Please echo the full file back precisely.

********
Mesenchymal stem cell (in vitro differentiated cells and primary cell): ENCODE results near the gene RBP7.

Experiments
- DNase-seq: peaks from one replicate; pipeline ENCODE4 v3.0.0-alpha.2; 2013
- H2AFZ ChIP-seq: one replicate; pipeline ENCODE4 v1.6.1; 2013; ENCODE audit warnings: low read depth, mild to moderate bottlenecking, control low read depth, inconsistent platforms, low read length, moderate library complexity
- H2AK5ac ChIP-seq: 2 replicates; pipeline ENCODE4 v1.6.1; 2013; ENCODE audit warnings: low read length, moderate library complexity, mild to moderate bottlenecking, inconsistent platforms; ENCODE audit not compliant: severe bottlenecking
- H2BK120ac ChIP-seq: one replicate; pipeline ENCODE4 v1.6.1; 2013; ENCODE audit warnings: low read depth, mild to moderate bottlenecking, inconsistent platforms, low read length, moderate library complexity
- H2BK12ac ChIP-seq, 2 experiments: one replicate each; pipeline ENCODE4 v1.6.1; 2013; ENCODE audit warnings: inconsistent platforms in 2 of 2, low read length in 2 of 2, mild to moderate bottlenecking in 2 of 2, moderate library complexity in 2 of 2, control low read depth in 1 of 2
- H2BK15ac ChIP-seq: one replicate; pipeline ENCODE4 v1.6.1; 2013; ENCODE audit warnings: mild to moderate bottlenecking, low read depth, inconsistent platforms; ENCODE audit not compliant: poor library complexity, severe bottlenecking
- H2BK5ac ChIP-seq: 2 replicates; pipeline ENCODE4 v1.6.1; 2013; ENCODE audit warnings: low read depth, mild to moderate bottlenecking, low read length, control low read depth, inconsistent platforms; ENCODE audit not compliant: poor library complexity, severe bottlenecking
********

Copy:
Mesenchymal stem cell (in vitro differentiated cells and primary cell): ENCODE results near the gene RBP7.

Experiments
- DNase-seq: peaks from one replicate; pipeline ENCODE4 v3.0.0-alpha.2; 2013
- H2AFZ ChIP-seq: one replicate; pipeline ENCODE4 v1.6.1; 2013; ENCODE audit warnings: low read depth, mild to moderate bottlenecking, control low read depth, inconsistent platforms, low read length, moderate library complexity
- H2AK5ac ChIP-seq: 2 replicates; pipeline ENCODE4 v1.6.1; 2013; ENCODE audit warnings: low read length, moderate library complexity, mild to moderate bottlenecking, inconsistent platforms; ENCODE audit not compliant: severe bottlenecking
- H2BK120ac ChIP-seq: one replicate; pipeline ENCODE4 v1.6.1; 2013; ENCODE audit warnings: low read depth, mild to moderate bottlenecking, inconsistent platforms, low read length, moderate library complexity
- H2BK12ac ChIP-seq, 2 experiments: one replicate each; pipeline ENCODE4 v1.6.1; 2013; ENCODE audit warnings: inconsistent platforms in 2 of 2, low read length in 2 of 2, mild to moderate bottlenecking in 2 of 2, moderate library complexity in 2 of 2, control low read depth in 1 of 2
- H2BK15ac ChIP-seq: one replicate; pipeline ENCODE4 v1.6.1; 2013; ENCODE audit warnings: mild to moderate bottlenecking, low read depth, inconsistent platforms; ENCODE audit not compliant: poor library complexity, severe bottlenecking
- H2BK5ac ChIP-seq: 2 replicates; pipeline ENCODE4 v1.6.1; 2013; ENCODE audit warnings: low read depth, mild to moderate bottlenecking, low read length, control low read depth, inconsistent platforms; ENCODE audit not compliant: poor library complexity, severe bottlenecking